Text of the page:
Your alarm goes off in the early morning hours. By the time you hit the shower, your mind is already running full throttle through the list of decisions you need to make just to get out the door: What should I pack the kids for lunch? How do I get them to hockey practice? Do I need to leave work early? Should I reschedule my last meeting?
You get dressed, get the kids ready, and shuffle everyone out the door. You do the daycare drop-off (did I remember to send toilet paper rolls for that school project?) and the commute to work (should I turn left here to bypass traffic?).
Over the course of the day, you will consciously and subconsciously make thousands of decisions about your work and your life. Thirty-five thousand, in fact, if you trust the all-encompassing wisdom of the Internet. (Cornell University researchers say we make around 227 daily decisions about food, alone.) No wonder most of us end up too mentally drained to make the most dreaded decision of all – what to have for supper. It’s exhausting!
But if the hectic daily hustle leaves us unable to choose what to eat, how are we supposed to find the time and energy for the big decisions in our lives? I mean the ones that have a lasting impact, like big ticket choices about our careers, or our families. About where we want to live, and who we want to be.
And about what we do with our money.
The trick to making better (and easier) financial decisions
Many high-performing people use tricks to free up their decision-making power. Steve Jobs famously (or infamously?) wore the same outfit every single day. Tim Ferriss, author of The 4-Hour Work Week, sticks to a repetitive morning routine, right down to eating the same daily breakfast. If neither of these tricks sound appealing, or even feasible, to you, then you’ll likely do what everyone else does: ask Google.
The Internet abounds with (helpful?) advice. A quick Google search will link you to pages of tools and websites geared toward DIYing your finances. And if that fails, a five-minute scroll through Pinterest will place an abundance of money-management hacks at your fingertips. They make it sound so easy. Except … you don’t know what information to trust. And some of it is contradictory. And some of it doesn’t make sense. And after spending hours sorting through it all, you end up back where you started.
You need real help.
As it turns out, seeking personalized, professional advice from an actual person does more than just free up our mental space. It has a seriously positive impact on our long-term financial success. A 2016 CIRANO study by Claude Montmarquette and Nathalie Viennot-Briot found that Canadian households who sought financial advice saw significantly higher returns than those who didn’t. By working with a wealth advisor, they were able to make better savings and investment decisions based on their personal circumstances and risk tolerances, all while increasing their financial confidence and peace of mind.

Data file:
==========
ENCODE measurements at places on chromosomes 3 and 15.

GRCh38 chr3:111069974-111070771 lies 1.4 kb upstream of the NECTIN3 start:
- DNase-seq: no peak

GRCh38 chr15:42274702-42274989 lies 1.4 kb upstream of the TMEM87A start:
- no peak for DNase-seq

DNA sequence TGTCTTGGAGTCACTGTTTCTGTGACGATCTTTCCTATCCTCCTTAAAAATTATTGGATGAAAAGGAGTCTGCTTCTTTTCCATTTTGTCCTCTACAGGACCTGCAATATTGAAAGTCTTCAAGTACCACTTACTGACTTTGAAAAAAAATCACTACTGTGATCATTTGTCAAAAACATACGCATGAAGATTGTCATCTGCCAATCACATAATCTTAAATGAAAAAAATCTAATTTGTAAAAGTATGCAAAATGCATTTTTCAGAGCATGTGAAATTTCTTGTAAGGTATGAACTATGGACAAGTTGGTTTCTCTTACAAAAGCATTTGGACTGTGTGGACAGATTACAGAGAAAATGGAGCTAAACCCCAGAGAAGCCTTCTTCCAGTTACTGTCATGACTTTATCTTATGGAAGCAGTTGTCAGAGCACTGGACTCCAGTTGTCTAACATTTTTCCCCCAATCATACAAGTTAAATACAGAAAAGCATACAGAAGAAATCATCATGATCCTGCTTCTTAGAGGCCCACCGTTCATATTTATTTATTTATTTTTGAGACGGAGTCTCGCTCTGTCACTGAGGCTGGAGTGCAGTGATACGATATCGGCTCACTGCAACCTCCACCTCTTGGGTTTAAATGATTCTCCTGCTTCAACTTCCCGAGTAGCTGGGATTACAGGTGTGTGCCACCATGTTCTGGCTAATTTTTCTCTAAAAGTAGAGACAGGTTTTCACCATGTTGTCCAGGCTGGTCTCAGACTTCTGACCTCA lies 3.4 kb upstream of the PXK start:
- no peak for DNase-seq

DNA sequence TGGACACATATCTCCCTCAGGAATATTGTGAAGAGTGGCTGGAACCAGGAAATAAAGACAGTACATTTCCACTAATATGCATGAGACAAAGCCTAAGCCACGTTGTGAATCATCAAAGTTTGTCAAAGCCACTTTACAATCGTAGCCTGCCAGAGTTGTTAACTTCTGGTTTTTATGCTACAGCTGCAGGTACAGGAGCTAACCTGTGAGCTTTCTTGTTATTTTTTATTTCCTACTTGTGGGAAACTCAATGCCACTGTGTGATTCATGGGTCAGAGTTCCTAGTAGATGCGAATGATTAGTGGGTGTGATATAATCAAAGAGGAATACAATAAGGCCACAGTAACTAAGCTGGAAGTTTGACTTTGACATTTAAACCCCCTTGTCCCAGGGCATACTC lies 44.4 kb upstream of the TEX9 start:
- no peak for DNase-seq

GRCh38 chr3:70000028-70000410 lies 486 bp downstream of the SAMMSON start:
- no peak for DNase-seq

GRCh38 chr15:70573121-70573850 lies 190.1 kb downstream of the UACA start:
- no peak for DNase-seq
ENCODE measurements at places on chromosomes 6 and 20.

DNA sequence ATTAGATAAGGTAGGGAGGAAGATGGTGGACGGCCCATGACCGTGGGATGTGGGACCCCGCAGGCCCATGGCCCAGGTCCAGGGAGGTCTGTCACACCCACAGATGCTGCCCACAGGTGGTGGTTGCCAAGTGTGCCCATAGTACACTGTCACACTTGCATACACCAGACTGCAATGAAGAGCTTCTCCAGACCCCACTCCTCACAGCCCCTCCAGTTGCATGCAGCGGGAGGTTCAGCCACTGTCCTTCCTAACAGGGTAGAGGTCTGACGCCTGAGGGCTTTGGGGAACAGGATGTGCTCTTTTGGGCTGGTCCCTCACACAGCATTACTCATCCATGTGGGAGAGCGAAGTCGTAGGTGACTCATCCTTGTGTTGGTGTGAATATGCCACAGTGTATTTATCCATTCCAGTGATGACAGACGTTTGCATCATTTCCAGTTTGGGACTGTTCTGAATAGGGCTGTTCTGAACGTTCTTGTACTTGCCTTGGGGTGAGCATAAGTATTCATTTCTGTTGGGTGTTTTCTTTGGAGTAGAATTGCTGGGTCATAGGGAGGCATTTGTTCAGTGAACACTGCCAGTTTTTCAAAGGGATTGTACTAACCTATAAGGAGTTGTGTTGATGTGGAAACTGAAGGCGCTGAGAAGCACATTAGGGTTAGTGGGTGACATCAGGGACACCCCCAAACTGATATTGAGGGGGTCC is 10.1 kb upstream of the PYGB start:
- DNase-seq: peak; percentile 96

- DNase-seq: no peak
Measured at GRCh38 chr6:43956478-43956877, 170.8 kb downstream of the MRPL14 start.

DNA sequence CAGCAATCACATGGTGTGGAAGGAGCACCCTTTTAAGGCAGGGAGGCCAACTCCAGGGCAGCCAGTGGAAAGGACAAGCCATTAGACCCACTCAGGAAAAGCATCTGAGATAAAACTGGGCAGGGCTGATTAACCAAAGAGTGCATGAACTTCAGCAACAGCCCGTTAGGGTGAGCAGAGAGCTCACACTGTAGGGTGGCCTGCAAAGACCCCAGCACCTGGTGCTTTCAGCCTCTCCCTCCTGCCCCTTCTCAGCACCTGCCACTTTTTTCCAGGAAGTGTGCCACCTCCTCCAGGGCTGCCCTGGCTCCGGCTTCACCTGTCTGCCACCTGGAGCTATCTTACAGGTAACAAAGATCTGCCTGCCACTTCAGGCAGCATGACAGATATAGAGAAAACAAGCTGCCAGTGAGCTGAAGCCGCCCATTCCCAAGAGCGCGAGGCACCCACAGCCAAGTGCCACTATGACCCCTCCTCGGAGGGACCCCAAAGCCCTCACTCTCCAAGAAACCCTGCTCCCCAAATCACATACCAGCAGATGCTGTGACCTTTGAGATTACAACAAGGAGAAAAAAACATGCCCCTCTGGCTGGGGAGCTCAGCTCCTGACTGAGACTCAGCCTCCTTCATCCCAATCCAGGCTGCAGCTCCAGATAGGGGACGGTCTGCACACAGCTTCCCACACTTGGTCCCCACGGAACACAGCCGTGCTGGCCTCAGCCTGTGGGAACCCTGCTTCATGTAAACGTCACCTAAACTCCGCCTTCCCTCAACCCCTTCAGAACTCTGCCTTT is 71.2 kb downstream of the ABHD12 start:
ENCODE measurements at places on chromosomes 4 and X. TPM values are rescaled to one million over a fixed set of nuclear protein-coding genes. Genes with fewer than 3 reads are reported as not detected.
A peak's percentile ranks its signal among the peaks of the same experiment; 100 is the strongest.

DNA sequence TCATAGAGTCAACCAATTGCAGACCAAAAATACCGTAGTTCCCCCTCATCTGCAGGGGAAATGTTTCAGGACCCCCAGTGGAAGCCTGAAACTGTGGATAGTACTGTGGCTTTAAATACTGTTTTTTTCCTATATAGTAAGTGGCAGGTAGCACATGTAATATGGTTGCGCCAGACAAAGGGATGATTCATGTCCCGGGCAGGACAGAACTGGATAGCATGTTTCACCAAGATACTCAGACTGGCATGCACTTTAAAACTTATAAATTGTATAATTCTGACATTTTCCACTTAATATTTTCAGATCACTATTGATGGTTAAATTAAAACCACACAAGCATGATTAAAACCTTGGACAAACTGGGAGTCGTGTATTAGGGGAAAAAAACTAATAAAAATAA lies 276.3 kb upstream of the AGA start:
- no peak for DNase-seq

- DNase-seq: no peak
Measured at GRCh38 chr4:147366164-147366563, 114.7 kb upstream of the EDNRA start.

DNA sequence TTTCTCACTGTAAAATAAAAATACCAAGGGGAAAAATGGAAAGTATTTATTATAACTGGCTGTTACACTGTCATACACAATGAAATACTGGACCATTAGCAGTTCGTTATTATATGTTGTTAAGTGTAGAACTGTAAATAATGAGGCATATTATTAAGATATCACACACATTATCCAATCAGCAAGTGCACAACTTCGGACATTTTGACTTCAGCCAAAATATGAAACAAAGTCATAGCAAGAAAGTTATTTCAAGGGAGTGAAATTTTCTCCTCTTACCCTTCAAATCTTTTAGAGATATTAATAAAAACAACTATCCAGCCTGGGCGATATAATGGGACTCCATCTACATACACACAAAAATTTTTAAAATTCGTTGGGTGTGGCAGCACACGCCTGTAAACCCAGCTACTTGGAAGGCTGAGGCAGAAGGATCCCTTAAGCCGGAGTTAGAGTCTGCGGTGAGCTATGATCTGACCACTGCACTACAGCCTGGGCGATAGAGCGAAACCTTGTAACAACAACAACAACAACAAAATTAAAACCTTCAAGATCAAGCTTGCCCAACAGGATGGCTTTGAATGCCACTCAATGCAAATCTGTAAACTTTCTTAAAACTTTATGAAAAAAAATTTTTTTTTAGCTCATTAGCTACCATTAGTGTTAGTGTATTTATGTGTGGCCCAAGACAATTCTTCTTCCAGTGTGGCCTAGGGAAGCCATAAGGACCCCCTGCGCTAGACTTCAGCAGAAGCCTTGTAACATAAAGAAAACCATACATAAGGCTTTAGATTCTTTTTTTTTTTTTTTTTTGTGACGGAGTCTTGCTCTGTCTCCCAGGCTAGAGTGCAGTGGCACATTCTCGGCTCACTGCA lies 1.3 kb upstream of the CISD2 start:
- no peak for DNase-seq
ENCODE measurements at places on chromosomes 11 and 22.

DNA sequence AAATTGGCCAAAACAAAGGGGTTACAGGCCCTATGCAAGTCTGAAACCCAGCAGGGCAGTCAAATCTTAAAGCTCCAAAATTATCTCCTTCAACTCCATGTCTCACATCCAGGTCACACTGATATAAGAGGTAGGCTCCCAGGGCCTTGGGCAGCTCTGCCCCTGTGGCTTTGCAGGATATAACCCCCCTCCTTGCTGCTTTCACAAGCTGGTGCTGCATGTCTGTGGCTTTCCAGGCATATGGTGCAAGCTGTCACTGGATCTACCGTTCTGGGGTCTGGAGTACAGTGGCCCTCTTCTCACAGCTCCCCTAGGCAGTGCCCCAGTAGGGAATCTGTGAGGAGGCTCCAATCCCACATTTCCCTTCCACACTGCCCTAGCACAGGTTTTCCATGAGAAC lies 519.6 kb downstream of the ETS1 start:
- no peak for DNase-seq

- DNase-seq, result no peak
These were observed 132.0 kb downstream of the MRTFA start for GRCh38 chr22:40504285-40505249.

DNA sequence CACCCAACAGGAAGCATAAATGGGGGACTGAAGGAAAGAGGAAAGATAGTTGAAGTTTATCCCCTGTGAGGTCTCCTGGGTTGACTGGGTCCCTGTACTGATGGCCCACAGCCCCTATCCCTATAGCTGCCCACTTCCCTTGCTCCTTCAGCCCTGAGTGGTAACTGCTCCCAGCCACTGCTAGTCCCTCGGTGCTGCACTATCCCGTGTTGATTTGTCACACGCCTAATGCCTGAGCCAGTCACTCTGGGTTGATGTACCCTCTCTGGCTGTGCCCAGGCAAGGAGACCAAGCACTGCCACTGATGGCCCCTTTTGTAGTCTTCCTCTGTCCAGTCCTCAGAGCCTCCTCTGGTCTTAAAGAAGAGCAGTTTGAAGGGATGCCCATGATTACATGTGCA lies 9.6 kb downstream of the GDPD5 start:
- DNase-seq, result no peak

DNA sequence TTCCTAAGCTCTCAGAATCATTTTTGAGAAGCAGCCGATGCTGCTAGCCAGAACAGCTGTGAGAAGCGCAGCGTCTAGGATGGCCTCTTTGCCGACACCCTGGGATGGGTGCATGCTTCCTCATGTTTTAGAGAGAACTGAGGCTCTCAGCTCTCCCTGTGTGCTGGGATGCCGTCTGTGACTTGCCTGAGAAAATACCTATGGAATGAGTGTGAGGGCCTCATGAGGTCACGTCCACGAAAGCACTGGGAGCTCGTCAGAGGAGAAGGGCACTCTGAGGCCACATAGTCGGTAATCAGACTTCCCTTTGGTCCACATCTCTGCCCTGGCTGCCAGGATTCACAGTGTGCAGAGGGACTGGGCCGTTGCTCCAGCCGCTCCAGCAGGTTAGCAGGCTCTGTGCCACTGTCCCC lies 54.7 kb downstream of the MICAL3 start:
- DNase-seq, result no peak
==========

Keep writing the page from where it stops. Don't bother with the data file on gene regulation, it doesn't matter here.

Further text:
Who doesn’t want that?
Making the most of your money
The CIRANO study found that households who worked with a wealth advisor over a 15-year period accumulated nearly four times the wealth (290%) of their unadvised peers. Four times! Just imagine what that kind of financial growth could mean for you.
The study also found that households who worked with a wealth advisor saved at a rate 20% higher than those who didn’t. Like most people, you probably have good intentions to save. But maybe those intentions get sidetracked by more immediate needs (or the occasional want).
Well, what if you had someone who was dedicated to helping you apply a more disciplined approach to reaching your savings goals? Whether you’re saving for your kids’ education, a dream home, or an early retirement – a 20% boost in savings will get you there faster.
Protecting your wealth, now and in the future
If you’re still on the fence about seeking professional financial advice, let’s consider the other life decisions we never want to make. The ones that arise when bad things fall upon us, like if we get hurt or sick. Or lose our job, or our home, or our spouse.
In a worst-case scenario, your finances are the last thing you want to think about. But what if you put a plan in place, now, to make sure you didn’t have to?
A wealth advisor can help with that. They’ll work with you to figure out how much and what type of insurance you need to protect your current lifestyle and the future you envision. And they’ll also help you plan for the legacy you want to leave behind.
Choosing the right wealth advisor
When choosing a wealth advisor, credentials are certainly important. You want to work with a professional who has proven expertise, like a Certified Financial Planner (CFP®).
But credentials aren’t the only thing that matters. As the CIRANO study showed, the longer you work with a wealth advisor, the more your wealth will grow. So when it comes to choosing a financial partner, don’t think of it as a casual date or a fling – consider it a long-term relationship.
And like any long-term relationship, you want to choose someone you trust. Someone who listens to your needs and understands your goals. Someone who is committed to your financial journey and able to adapt to your evolving priorities.
You don’t need to wait until you’ve saved that magic number to invest. Or until you’ve had a chance to brush up on your financial lingo. The right wealth advisor will meet you where you are now, and get you started on the path to where you want to be.
I know you still have thousands of decisions left to make, but this one should be easy.